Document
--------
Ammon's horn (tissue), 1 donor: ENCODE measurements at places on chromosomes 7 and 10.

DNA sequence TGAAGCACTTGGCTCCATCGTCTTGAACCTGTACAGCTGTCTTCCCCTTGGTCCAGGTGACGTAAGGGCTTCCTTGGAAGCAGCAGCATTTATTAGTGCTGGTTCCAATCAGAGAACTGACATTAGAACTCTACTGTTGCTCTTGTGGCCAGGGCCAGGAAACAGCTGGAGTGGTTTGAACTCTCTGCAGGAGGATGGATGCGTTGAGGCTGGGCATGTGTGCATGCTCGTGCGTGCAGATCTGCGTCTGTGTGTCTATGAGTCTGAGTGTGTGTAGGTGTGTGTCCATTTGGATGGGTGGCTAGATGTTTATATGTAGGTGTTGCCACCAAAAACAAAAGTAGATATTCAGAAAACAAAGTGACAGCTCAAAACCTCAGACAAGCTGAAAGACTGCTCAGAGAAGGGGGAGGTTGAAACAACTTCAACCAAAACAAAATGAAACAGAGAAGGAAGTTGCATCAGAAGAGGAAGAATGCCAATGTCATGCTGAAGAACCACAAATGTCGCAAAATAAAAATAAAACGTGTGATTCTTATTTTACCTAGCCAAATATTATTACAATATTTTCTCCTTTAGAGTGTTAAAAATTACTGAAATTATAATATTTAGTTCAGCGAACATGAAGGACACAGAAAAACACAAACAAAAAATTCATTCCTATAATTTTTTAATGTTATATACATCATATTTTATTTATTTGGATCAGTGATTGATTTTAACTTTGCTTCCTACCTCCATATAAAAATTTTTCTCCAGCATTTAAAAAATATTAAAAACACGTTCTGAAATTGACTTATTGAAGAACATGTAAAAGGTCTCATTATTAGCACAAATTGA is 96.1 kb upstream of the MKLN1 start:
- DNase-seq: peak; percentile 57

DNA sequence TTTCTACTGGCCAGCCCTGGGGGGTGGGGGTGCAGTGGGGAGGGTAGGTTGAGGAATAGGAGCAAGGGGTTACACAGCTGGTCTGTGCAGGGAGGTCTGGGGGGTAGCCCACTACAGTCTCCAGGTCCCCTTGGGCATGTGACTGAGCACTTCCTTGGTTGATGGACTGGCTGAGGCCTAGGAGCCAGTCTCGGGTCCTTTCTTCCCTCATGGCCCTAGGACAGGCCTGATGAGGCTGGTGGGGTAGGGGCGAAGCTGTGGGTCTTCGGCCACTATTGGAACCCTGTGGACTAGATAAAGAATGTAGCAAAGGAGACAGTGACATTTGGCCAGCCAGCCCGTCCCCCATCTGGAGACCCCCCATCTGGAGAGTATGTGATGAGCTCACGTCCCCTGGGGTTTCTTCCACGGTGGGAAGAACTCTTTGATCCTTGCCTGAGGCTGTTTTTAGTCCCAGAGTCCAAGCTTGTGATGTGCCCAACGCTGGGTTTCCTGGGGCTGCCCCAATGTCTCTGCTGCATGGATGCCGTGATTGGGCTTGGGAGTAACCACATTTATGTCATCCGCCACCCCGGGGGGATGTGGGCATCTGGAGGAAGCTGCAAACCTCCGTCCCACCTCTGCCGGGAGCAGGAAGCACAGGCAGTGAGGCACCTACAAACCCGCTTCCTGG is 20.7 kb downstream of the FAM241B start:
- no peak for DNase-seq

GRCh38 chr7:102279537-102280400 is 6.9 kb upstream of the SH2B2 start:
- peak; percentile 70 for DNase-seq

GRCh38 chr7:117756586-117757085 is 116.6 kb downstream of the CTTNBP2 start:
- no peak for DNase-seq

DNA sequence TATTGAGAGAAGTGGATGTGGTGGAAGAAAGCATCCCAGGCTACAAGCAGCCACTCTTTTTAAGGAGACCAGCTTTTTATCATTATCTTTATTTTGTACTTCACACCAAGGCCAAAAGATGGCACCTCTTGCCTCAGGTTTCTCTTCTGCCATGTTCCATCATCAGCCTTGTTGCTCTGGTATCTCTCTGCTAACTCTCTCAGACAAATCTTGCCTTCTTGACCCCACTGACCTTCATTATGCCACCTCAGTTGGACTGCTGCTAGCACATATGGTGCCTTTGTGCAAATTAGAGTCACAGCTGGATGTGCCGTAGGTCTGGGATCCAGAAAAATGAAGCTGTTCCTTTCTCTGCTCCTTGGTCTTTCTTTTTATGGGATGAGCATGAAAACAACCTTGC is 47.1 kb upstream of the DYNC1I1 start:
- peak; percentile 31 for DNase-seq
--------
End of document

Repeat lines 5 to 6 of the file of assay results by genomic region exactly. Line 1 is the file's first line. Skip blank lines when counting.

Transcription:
- no peak for DNase-seq

GRCh38 chr7:102279537-102280400 is 6.9 kb upstream of the SH2B2 start: